nahm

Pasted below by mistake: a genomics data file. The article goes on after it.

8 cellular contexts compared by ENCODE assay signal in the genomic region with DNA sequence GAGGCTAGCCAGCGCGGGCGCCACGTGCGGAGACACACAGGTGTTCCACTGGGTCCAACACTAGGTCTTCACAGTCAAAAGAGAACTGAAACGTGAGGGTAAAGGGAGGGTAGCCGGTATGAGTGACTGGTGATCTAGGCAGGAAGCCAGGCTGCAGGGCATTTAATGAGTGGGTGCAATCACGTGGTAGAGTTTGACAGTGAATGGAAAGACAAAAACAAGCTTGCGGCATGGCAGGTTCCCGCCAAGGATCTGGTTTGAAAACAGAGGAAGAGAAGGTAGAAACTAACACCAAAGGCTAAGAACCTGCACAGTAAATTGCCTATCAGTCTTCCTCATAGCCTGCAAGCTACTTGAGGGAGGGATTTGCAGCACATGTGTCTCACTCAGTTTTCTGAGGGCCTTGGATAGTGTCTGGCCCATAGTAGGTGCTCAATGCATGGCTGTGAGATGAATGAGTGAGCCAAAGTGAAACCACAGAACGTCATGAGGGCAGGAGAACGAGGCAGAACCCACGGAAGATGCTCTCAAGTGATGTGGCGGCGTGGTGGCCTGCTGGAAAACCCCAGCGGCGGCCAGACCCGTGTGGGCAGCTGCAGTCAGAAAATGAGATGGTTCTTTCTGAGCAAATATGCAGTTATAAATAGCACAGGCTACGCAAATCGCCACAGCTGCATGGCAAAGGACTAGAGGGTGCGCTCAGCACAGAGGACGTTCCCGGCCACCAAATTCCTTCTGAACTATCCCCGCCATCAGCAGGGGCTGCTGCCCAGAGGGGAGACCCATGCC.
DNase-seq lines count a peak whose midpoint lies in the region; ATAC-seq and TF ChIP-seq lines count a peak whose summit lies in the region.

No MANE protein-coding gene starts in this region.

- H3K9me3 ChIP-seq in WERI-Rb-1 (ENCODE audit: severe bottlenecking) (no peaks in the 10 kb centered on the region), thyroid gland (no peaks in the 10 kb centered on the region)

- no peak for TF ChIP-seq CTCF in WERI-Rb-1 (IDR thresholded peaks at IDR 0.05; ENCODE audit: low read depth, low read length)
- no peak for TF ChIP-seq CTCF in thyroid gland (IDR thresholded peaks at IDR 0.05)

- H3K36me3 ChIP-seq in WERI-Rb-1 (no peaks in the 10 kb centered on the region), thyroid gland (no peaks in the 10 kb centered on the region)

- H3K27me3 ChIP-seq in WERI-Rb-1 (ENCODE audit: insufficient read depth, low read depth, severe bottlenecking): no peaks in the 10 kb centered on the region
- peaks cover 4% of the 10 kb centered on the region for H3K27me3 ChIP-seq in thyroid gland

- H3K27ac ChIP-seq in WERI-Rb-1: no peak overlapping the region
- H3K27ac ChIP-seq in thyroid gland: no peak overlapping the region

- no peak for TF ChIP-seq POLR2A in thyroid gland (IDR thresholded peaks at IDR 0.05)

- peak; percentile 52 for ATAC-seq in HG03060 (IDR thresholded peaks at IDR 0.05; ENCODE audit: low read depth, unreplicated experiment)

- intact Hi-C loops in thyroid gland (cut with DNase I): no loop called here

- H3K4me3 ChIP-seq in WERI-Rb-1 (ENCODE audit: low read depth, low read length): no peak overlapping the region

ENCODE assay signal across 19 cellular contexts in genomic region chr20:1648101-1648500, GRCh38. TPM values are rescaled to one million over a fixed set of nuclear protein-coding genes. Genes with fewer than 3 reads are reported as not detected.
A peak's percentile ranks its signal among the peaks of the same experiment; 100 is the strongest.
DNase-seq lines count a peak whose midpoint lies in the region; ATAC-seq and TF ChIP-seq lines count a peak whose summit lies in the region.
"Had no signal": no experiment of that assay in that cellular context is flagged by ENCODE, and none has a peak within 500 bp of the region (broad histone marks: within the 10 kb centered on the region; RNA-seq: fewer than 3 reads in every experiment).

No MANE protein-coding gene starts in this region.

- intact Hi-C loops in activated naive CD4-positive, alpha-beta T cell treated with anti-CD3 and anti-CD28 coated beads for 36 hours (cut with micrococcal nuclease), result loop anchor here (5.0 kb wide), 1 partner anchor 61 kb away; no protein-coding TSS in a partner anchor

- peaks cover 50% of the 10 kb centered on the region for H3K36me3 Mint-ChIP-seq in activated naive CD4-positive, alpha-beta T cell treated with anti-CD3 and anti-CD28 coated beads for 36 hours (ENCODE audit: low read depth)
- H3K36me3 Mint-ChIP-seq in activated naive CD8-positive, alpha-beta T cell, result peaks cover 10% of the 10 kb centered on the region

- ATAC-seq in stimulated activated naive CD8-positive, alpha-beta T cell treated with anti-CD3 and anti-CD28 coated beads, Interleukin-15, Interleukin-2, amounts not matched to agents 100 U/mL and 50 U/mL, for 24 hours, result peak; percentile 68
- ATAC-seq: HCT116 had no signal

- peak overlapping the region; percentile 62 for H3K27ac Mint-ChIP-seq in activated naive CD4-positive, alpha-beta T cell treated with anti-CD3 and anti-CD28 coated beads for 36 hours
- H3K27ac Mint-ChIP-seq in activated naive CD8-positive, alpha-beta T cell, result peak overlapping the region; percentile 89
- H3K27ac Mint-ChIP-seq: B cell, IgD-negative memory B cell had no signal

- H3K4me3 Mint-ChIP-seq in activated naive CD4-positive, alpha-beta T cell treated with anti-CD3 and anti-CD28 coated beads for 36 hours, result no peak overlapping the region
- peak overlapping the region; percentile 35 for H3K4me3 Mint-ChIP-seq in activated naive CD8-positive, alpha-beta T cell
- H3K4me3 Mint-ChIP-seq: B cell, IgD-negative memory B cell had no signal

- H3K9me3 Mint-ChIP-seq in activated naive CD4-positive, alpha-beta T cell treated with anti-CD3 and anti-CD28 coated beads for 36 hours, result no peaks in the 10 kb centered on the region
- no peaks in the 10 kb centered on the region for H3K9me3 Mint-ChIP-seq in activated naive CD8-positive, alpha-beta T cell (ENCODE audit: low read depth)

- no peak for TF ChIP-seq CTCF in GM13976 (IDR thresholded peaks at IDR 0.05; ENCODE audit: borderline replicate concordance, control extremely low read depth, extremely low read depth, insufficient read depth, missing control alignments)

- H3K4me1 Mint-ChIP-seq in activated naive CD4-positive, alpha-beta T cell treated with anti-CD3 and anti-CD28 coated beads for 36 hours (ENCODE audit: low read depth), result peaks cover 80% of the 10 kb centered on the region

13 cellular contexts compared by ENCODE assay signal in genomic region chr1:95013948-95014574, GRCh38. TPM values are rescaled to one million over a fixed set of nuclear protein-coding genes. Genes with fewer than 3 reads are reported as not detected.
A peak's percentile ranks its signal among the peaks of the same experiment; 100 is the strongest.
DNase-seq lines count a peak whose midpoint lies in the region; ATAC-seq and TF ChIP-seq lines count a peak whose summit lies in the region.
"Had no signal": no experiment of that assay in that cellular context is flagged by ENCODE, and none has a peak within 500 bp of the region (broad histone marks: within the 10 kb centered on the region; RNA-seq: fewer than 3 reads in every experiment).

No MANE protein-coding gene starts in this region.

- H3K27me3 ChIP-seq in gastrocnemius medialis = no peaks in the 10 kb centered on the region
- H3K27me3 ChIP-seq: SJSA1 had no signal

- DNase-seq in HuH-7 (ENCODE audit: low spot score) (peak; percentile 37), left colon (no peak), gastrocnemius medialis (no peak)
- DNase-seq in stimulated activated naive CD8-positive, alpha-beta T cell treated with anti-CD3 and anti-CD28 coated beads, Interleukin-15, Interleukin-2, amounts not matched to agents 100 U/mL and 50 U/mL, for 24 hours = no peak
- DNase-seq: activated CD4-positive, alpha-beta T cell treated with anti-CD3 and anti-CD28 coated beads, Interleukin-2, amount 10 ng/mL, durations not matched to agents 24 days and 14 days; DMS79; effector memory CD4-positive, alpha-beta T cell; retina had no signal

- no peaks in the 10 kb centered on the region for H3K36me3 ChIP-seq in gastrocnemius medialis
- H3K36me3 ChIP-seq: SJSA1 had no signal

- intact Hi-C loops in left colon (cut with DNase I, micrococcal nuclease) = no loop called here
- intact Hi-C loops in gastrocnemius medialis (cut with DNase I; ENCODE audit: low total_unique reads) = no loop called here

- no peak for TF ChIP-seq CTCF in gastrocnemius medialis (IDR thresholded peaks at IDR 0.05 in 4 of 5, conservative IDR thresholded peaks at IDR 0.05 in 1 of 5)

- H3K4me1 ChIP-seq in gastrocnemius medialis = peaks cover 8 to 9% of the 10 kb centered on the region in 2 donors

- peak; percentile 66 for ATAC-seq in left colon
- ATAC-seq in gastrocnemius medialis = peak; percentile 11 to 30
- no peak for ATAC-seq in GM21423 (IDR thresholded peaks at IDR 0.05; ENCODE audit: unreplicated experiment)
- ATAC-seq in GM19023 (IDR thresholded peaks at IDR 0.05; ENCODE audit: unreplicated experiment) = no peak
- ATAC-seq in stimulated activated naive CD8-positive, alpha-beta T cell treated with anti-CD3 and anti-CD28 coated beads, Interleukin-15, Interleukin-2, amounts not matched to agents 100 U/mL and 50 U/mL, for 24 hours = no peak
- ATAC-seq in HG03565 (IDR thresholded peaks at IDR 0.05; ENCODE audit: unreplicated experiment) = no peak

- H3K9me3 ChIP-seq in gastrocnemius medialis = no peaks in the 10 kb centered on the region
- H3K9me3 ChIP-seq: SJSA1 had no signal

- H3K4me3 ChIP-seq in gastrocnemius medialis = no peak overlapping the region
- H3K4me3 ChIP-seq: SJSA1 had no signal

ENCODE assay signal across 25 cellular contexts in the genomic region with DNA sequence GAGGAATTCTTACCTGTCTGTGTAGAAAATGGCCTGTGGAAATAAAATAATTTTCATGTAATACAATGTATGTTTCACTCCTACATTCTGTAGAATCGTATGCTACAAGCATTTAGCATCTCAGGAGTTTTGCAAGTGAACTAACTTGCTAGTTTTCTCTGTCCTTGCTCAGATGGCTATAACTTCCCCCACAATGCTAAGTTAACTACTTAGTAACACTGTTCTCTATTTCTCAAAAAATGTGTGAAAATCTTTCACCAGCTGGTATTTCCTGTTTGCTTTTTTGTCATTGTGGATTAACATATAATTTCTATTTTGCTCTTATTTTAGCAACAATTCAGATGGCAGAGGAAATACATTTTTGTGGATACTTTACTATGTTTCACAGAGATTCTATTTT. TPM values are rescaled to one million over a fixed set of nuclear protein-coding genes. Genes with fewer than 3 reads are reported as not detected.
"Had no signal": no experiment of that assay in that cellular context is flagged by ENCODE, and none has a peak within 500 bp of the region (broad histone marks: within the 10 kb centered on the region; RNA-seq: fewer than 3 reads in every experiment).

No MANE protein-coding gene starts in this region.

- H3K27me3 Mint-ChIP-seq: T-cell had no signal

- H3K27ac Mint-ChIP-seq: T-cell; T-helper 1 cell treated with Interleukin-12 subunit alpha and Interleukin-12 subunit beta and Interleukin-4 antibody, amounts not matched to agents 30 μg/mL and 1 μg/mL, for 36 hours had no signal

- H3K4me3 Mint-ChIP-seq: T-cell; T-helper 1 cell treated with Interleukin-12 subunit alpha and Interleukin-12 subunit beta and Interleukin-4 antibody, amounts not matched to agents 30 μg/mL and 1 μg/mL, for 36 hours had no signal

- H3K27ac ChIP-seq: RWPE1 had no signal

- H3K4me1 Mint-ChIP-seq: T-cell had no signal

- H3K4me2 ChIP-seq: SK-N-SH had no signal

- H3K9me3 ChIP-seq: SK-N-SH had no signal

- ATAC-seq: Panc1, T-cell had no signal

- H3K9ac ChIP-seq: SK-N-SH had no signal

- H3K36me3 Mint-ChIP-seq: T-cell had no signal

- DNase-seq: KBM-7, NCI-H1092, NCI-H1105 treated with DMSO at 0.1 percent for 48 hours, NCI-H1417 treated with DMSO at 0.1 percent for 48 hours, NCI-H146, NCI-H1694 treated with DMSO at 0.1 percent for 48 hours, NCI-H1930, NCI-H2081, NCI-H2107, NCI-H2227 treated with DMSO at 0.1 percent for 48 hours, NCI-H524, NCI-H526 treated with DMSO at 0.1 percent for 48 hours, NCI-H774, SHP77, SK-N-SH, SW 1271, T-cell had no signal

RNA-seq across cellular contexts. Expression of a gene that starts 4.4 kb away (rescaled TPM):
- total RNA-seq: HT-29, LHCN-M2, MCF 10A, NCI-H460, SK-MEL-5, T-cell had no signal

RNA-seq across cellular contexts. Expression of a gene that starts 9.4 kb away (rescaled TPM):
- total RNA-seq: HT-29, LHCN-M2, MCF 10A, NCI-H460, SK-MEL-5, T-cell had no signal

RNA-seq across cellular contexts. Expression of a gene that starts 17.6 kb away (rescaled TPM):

A few years ago at The Halkin in London, I had the pleasure of enjoying a most extravagant lunch at Nahm, the only Thai restaurant in the world to be bested with a Michelin star. Australian chef David Thompson is an accidental authority on Thai cuisine – a chance holiday in Bangkok ignited a culinary obsession – and his first cookbook, Thai Food, is a meticulous investigation into the multifarious flavors of the kingdom as well as a bible of food porn for gourmands. The success of an additional outpost of the restaurant in Thailand was recently realized earlier this year when it was named one the The 50 Best Restaurants in the World, so naturally this second Nahm moved high atop my list of must-eats in Bangkok. More casual than what you’d find in London, it was nevertheless equally meticulous, with layer upon layer of flavors surprising the palate on a continuous loop. Rarely does a Thai meal have a repetition of tastes, so a curry, a salad, a relish, some soup and a stir-fry all combine to make a varied dining experience. This isn’t food you shovel in with a pair of chopsticks, however; chef Thompson’s dishes – complex and floridly herbaceous – demand you take the time to savor each bite from the chew to the swallow. Served Thai-style, meaning family style and all at once, it also makes for one fragrant and heady feast.

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